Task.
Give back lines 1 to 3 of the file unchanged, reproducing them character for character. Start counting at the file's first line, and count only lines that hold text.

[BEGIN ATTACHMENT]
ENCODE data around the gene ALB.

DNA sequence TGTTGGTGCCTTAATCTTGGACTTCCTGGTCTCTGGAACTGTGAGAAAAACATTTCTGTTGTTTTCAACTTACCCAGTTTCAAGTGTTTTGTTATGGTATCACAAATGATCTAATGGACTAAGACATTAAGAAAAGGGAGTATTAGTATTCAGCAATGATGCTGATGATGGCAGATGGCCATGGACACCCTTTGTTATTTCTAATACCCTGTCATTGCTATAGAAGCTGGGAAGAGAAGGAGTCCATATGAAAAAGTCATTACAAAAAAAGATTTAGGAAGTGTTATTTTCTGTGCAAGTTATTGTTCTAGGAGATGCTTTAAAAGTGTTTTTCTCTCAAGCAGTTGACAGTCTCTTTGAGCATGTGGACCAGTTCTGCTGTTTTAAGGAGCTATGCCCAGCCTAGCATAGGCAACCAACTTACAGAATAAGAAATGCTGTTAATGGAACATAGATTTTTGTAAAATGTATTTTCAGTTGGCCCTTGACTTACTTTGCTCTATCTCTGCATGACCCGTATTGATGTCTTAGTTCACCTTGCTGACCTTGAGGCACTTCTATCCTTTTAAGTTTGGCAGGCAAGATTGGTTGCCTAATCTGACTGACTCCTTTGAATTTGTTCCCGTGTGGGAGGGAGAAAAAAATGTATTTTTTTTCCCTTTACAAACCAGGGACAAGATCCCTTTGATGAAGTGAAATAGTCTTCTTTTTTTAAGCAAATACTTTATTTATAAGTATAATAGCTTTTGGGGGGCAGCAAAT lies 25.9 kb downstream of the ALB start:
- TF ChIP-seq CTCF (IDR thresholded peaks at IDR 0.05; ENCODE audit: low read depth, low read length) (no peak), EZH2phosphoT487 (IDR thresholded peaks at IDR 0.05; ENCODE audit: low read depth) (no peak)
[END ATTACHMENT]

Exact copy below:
ENCODE data around the gene ALB.

DNA sequence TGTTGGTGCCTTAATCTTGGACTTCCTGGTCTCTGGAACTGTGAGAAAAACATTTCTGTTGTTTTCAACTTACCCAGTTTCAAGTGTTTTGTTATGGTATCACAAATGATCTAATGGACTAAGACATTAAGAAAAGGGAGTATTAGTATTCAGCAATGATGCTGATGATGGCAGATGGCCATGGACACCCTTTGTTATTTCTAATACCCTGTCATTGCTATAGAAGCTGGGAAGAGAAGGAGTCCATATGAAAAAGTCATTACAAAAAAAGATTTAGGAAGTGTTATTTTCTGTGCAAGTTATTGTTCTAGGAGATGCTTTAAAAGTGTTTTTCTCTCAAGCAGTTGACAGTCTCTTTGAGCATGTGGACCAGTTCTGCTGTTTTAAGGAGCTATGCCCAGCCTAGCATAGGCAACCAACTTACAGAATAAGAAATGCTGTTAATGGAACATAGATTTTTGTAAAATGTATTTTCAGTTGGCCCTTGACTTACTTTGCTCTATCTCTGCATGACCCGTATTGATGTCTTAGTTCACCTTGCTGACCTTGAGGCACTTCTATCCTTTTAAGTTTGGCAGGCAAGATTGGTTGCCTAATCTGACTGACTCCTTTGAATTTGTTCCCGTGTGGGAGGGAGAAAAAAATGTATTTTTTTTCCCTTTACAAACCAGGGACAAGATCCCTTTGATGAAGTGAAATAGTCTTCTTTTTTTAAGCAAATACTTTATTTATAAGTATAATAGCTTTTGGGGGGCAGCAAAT lies 25.9 kb downstream of the ALB start:
- TF ChIP-seq CTCF (IDR thresholded peaks at IDR 0.05; ENCODE audit: low read depth, low read length) (no peak), EZH2phosphoT487 (IDR thresholded peaks at IDR 0.05; ENCODE audit: low read depth) (no peak)